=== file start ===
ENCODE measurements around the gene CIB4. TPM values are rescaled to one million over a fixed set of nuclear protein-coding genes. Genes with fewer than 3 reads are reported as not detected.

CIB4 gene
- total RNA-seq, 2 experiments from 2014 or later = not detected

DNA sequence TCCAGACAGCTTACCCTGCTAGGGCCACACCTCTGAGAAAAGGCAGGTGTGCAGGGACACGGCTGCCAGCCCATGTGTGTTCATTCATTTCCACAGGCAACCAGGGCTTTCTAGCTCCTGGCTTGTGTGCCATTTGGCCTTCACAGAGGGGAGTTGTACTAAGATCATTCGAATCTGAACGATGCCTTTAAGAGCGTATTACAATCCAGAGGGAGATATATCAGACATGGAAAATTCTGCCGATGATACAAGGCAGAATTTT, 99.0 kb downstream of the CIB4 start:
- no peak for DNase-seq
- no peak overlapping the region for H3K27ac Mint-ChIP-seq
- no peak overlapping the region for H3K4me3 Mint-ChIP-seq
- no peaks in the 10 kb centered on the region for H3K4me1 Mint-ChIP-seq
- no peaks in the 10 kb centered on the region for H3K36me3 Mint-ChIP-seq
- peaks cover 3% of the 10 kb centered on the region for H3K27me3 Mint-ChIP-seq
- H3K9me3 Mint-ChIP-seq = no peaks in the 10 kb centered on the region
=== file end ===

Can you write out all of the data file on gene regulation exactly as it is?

ENCODE measurements around the gene CIB4. TPM values are rescaled to one million over a fixed set of nuclear protein-coding genes. Genes with fewer than 3 reads are reported as not detected.

CIB4 gene
- total RNA-seq, 2 experiments from 2014 or later = not detected

DNA sequence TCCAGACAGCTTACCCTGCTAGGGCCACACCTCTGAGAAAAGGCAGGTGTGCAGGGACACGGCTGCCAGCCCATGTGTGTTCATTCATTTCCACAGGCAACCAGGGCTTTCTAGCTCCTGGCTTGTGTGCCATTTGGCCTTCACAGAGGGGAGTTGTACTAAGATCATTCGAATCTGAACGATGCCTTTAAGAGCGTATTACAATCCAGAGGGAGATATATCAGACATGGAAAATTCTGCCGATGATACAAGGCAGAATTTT, 99.0 kb downstream of the CIB4 start:
- no peak for DNase-seq
- no peak overlapping the region for H3K27ac Mint-ChIP-seq
- no peak overlapping the region for H3K4me3 Mint-ChIP-seq
- no peaks in the 10 kb centered on the region for H3K4me1 Mint-ChIP-seq
- no peaks in the 10 kb centered on the region for H3K36me3 Mint-ChIP-seq
- peaks cover 3% of the 10 kb centered on the region for H3K27me3 Mint-ChIP-seq
- H3K9me3 Mint-ChIP-seq = no peaks in the 10 kb centered on the region